Not all of the aero is strictly for the look, though. Josh says that the splitter is functional, and it’s also made out of budget-friendly 5/8-inch plywood. Extra cooling vents were also hand-hammered out of the hood and fenders. The scoop, of course, sits over a giant hole in the hood, so while it might not be as purpose-designed as the original Escudo’s, it’s at least bringing some cooler air into the engine bay.
Most of the car’s more serious modifications so far have been about not failing tech inspection for the race, which the 24 Hours of Lemons series thankfully takes pretty seriously. (The PT Cruiser passed tech Friday and will start the race Saturday.)
One of the team’s drivers, Roger Gestner, built the roll cage. The build has to be silly but safe, so it got a full fire suppression system, Conquer six-point racing harness, a Kirkey racing seat, Hawk Blue racing brake pads, R1 Concepts slotted brake rotors, and an in-car radio system that lets the driver talk to other team members in the pits.
“Those are the only real expensive and new parts on the car,” Josh noted. “The rest is keeping with the theme of Lemons: Cheap, used, affordable and creative fabrication.”
Josh says that it’s mostly been himself, his brother and a friend working on the build, so they’re keeping any performance upgrades pretty simple for now.
The PT Cruiser now has adjustable coilover sleeves and heavy springs press-fit onto its factory struts, which cost the team a whopping $35 from eBay. In addition to the roll cage, the chassis itself was stitch-welded for extra rigidity. The entire setup is stiff but functional. The PT Cruiser’s 18-inch wheels and low-profile tires don’t provide a ton of cushion on track, but they definitely look the part.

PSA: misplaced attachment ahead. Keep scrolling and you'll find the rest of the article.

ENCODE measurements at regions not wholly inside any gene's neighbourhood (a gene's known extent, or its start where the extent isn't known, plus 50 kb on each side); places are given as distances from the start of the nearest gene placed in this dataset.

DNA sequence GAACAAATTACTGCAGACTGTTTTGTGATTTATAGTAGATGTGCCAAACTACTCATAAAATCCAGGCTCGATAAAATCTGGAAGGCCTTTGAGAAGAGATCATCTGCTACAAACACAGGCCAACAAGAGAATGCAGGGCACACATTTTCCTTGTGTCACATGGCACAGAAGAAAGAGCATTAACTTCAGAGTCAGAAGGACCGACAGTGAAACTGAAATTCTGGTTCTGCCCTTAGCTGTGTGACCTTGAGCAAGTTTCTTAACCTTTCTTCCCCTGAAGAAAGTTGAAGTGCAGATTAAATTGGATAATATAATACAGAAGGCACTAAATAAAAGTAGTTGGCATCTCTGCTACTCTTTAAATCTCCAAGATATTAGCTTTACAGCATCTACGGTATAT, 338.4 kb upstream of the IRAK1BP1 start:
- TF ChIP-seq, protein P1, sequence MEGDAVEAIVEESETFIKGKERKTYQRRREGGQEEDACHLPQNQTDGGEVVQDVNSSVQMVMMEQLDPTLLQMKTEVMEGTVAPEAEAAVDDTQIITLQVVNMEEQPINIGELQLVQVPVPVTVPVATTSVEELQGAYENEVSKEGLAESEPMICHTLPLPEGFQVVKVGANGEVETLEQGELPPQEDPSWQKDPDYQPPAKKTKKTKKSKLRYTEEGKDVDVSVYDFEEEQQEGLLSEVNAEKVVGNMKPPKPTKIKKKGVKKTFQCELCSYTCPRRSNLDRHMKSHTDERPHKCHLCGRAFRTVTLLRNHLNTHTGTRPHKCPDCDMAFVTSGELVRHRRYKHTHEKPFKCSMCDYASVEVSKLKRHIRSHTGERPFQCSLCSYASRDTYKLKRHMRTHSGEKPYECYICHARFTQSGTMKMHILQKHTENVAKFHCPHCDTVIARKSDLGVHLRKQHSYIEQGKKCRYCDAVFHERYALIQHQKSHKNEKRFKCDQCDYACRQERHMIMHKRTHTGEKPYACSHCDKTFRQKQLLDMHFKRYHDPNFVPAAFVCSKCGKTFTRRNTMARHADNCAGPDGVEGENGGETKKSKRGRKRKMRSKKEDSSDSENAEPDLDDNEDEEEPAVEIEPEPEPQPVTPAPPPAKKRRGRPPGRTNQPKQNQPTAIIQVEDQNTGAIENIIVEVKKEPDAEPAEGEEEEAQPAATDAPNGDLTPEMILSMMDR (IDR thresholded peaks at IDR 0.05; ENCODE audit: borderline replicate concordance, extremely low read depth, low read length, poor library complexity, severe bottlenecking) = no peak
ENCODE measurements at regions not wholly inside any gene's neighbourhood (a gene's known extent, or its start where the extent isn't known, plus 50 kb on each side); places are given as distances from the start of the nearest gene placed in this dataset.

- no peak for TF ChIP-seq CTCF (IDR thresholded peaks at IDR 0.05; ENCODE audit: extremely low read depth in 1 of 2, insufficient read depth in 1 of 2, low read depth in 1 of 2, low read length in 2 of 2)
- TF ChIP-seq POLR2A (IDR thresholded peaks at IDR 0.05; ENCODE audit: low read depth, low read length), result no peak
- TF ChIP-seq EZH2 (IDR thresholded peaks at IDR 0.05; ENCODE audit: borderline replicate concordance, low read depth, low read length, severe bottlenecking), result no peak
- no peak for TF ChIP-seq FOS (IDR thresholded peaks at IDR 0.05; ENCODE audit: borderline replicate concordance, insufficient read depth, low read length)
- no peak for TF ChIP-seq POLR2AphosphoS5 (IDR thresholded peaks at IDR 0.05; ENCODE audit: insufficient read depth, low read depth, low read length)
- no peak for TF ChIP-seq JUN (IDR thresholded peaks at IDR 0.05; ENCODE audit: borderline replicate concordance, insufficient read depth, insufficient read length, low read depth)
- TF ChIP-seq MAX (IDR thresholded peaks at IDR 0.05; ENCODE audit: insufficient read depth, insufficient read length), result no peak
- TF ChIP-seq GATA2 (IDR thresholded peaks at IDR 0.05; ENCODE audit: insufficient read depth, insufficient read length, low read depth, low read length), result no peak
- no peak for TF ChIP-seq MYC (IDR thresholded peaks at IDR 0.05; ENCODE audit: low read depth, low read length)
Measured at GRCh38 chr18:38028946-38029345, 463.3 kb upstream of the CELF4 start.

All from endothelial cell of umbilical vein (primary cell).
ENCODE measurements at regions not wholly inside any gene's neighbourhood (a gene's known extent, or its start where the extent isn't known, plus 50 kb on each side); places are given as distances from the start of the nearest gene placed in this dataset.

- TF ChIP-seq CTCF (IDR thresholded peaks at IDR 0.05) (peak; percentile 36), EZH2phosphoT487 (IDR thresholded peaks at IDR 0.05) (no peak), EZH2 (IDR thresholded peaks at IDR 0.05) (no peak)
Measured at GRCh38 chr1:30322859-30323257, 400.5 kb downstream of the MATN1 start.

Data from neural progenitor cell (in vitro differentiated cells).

“It doesn’t handle too bad. It helps that we dialed in the alignment multiple times to get it right. Cut two coils off the rear springs, too,” Josh explained. “Tried to just gain as much as possible by adding as much lightness as we could too! It is gutted as gutted can be,” he continued.
Tossing stuff out is a budget-friendly mod, after all. The rest really do fit squarely with Lemons’ low-buck DIY ethos. The steering wheel and quick release were no-name eBay finds that had to be modified to work with the car. The PT Cruiser has a nice aftermarket set of gauges, which were a swap-meet find. The rod ends for the splitter, seat sliders and uprights for the rear spoiler also came from a swap meet.
There’s also a glass pack muffler on it, which will no doubt make you do a double-take thinking it’s that neighbor-kid’s obnoxious Neon for a second.
All in all, Josh says the team has only spent roughly $4,000 on the entire car—including the handful of performance upgrades, dress-up bits, the car itself and $500-budget-exempt driver comfort and safety mods.
This isn’t to say they won’t show the PT Cruiser off on the roads, either. The PT Cruiser is titled, plated and insured to run on the street. As a fellow Lemons car owner, I can confirm that it makes life easier if you don’t have to trailer your car everywhere. (Also, it makes people laugh in traffic.)
For now, the Yikes Peak Escudon’t is mechanically a simple, mostly stock non-turbo PT Cruiser with a five-speed transmission. If it survives this race weekend—good luck to ’em—the team already has plans for other mods.
“We ran out of time, but we do have a $Free.99 twin scroll turbo from a BMW that my brother pulled from the scrap bin at work since it makes ‘Ric Flair’ noises!” Josh told The Drive. “We are also contemplating taking this on Lemons road rallies and a possible trip to Pikes Peak maybe next year.”
Alternately, that BMW N20 twin-scroll turbo could go on something else.
“We have been kicking around the idea of putting my brother’s Honda Goldwing 1500 flat-six bike drivetrain in this as a mid-engine, rear-drive conversion,” Josh said. “Maybe that’s where the turbo will go.”